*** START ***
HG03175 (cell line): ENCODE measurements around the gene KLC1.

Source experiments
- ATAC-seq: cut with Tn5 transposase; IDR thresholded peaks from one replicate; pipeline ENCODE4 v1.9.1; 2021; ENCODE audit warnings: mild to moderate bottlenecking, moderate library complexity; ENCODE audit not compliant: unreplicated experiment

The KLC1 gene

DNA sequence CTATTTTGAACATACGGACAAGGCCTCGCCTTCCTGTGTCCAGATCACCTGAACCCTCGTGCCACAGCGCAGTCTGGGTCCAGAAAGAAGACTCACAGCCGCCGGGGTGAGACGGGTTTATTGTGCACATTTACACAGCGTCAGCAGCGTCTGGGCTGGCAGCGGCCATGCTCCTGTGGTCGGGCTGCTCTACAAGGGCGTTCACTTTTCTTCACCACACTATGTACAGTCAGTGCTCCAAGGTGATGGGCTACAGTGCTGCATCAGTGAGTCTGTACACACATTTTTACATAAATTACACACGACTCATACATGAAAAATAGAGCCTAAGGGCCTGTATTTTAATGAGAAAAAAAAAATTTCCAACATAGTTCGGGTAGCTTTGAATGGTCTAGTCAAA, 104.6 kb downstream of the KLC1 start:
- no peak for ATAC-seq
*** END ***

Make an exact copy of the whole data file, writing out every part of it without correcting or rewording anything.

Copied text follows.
HG03175 (cell line): ENCODE measurements around the gene KLC1.

Source experiments
- ATAC-seq: cut with Tn5 transposase; IDR thresholded peaks from one replicate; pipeline ENCODE4 v1.9.1; 2021; ENCODE audit warnings: mild to moderate bottlenecking, moderate library complexity; ENCODE audit not compliant: unreplicated experiment

The KLC1 gene

DNA sequence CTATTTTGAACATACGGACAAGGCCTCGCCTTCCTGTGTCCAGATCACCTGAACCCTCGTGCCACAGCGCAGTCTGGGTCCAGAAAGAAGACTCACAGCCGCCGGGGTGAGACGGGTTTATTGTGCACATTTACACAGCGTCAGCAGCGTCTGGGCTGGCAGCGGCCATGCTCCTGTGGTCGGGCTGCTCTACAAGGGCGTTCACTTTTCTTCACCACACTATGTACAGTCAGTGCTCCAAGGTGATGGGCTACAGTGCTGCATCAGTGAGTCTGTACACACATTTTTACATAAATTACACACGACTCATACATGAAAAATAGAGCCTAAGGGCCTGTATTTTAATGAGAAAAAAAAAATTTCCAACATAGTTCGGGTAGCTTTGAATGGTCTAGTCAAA, 104.6 kb downstream of the KLC1 start:
- no peak for ATAC-seq